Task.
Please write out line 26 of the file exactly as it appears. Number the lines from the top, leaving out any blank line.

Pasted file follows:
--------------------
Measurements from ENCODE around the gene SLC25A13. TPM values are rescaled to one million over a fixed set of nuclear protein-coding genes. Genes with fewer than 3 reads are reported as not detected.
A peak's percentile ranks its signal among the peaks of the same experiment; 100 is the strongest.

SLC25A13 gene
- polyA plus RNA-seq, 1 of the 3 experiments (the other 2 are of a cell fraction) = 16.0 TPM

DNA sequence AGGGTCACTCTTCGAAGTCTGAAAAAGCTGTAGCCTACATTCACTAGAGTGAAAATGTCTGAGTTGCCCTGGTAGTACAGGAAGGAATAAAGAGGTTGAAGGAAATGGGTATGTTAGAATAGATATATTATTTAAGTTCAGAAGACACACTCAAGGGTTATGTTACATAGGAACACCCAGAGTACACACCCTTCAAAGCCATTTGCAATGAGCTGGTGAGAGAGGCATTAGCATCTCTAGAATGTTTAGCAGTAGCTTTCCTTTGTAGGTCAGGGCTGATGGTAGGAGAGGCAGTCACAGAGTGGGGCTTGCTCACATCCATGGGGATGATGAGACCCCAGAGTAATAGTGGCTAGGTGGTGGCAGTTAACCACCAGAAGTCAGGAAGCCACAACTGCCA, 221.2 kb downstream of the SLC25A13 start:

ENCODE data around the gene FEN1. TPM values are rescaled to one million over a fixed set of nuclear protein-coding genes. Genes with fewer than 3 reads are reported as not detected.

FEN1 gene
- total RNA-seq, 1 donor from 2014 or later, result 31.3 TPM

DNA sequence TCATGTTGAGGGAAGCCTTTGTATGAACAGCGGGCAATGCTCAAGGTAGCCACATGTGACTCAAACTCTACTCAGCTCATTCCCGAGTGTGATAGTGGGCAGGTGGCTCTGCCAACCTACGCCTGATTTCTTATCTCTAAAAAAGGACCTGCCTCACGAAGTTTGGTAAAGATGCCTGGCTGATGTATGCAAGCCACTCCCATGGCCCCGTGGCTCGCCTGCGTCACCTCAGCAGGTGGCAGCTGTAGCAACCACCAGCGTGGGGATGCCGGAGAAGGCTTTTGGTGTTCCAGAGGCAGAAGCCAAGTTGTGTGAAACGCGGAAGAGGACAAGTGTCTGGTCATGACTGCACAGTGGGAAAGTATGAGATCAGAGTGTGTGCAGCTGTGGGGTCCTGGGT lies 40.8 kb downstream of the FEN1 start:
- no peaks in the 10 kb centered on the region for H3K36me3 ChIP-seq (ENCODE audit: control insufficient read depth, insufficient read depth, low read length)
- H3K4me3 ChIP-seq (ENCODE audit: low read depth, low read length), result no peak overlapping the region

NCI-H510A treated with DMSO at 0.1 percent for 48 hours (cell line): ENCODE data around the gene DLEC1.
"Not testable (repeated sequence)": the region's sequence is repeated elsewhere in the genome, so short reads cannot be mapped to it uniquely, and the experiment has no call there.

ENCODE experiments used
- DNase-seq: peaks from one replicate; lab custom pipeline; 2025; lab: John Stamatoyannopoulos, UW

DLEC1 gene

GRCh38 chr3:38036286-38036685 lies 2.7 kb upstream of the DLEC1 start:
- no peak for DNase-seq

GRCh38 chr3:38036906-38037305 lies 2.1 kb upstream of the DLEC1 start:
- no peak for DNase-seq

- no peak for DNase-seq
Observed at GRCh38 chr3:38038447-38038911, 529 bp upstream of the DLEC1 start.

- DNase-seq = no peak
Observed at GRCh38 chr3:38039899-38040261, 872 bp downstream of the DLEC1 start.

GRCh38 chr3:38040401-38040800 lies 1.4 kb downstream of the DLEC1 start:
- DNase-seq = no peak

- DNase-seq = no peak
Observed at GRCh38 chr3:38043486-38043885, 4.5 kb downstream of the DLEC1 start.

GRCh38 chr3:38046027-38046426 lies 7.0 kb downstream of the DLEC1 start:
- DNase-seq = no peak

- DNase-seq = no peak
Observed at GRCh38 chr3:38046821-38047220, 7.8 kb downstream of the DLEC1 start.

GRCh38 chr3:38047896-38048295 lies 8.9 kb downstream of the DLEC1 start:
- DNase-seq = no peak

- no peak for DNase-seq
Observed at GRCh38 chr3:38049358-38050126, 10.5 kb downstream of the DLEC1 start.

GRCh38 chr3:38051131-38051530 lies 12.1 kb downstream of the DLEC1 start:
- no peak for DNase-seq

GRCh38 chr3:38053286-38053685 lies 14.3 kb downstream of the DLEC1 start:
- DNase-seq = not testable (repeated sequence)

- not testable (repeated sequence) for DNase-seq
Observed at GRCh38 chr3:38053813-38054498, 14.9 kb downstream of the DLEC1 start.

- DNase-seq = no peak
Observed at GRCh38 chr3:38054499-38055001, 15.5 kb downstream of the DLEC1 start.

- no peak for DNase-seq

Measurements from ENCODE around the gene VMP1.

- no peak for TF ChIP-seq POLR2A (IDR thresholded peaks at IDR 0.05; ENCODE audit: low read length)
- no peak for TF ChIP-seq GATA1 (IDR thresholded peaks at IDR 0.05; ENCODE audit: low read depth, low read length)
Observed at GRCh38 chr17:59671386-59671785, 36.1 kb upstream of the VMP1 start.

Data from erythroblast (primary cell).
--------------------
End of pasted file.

- DNase-seq = no peak